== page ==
And will we end up being a society where everyone must have a bank account? What about the poor? We are already well on the way toward the use of plastic cards for distributing entitlements. What protections are needed for consumers?
That's a lot of questions, and I know you will have more.
Our challenge is to understand the framework of financial services in the coming years - where they are headed and in what form. That framework can then be used for more strategic policy development, either by getting ahead of the curve to promote desired policy objectives or in developing reaction to crises.
To expound on the idea of getting ahead of the curve, better understanding that framework can catalyze and inform, as the legislation creating this study envisioned, and assist proactive policy development to help our financial services system become more efficient, further strengthen safety and soundness, and assure that consumers across the spectrum of users are effectively served.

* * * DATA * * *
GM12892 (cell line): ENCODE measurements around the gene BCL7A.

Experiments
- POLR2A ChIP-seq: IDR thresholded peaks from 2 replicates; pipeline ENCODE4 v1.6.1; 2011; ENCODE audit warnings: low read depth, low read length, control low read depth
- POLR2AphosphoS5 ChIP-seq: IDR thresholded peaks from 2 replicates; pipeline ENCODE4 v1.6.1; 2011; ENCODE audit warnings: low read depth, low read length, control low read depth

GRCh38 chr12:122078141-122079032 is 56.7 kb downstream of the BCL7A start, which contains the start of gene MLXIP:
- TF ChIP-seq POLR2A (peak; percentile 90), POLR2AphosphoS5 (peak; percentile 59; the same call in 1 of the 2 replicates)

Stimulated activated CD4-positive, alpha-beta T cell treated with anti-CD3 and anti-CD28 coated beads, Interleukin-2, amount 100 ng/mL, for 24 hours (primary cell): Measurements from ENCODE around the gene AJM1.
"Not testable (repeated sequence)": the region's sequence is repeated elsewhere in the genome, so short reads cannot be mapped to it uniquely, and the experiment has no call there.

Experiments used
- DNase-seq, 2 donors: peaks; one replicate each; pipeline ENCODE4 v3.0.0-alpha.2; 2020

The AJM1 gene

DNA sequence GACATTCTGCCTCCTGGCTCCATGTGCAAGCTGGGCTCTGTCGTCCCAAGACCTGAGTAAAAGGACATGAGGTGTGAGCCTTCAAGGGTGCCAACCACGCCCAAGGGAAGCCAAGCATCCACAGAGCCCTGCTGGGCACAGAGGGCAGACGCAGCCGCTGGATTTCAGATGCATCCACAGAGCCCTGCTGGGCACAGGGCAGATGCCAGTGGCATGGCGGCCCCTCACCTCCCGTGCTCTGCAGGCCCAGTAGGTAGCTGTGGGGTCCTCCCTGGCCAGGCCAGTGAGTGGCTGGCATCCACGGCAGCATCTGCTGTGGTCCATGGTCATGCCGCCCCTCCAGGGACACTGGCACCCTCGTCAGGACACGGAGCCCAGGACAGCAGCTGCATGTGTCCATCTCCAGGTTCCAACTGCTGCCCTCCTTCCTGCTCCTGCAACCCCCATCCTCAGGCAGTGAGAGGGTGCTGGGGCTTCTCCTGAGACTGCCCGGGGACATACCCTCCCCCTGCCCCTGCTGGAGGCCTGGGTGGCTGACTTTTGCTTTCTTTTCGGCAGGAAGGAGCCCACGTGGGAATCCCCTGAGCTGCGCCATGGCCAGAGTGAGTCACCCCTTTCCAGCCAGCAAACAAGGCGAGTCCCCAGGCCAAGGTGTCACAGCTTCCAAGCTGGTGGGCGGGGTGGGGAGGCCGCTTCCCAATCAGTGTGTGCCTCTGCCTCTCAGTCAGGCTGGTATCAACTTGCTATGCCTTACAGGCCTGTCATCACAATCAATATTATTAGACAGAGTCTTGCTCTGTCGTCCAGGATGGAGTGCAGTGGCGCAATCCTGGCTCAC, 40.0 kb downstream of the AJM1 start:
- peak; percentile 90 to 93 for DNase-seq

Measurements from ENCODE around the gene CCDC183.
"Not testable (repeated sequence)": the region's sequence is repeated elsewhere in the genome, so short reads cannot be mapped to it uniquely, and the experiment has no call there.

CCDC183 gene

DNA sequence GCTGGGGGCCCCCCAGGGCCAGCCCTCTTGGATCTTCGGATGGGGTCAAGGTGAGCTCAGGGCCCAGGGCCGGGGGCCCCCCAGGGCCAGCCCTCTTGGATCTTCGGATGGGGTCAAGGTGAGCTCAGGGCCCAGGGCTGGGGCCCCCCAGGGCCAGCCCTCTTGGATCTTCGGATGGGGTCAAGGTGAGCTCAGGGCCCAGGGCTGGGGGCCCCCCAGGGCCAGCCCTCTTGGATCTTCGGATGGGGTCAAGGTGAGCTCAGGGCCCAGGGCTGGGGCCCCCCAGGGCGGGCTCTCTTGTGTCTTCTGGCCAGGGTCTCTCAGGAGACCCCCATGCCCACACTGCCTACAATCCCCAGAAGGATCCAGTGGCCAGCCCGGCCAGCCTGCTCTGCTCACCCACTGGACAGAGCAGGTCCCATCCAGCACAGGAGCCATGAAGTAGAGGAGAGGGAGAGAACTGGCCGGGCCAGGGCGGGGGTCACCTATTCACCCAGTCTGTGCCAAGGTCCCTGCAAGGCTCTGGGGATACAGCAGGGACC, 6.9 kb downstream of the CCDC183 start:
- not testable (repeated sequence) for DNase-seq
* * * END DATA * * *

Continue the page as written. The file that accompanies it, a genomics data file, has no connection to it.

While we can make observations about policy and, if it seems appropriate, make recommendations, the purpose of this study is not to propose any new regulatory structure.
Rather, the primary thrust is to provide the framework to guide policymakers as they think proactively and strategically about policy for an industry which is part of the underpinning of our economy, which brings together the suppliers and users of capital, which touches the life of almost every American, and in which we are the unquestioned world leader.
The study we are launching today and the work of this advisory commission are important to achieving the central goals of all economic policymaking - raising living standards, creating growth and jobs, and competing and succeeding globally. The work undertaken here can have a lasting impact upon the American economy.